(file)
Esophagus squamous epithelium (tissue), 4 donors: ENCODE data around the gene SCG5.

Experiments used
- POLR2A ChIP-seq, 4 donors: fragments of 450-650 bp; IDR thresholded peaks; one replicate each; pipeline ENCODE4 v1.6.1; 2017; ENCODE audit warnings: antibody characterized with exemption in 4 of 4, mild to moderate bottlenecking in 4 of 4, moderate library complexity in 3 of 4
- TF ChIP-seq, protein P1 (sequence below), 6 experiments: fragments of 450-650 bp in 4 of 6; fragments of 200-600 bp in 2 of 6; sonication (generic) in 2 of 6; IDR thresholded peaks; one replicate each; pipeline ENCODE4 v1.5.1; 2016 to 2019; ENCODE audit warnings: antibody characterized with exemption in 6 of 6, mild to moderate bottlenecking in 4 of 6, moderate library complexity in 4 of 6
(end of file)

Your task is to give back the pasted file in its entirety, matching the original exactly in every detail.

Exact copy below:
Esophagus squamous epithelium (tissue), 4 donors: ENCODE data around the gene SCG5.

Experiments used
- POLR2A ChIP-seq, 4 donors: fragments of 450-650 bp; IDR thresholded peaks; one replicate each; pipeline ENCODE4 v1.6.1; 2017; ENCODE audit warnings: antibody characterized with exemption in 4 of 4, mild to moderate bottlenecking in 4 of 4, moderate library complexity in 3 of 4
- TF ChIP-seq, protein P1 (sequence below), 6 experiments: fragments of 450-650 bp in 4 of 6; fragments of 200-600 bp in 2 of 6; sonication (generic) in 2 of 6; IDR thresholded peaks; one replicate each; pipeline ENCODE4 v1.5.1; 2016 to 2019; ENCODE audit warnings: antibody characterized with exemption in 6 of 6, mild to moderate bottlenecking in 4 of 6, moderate library complexity in 4 of 6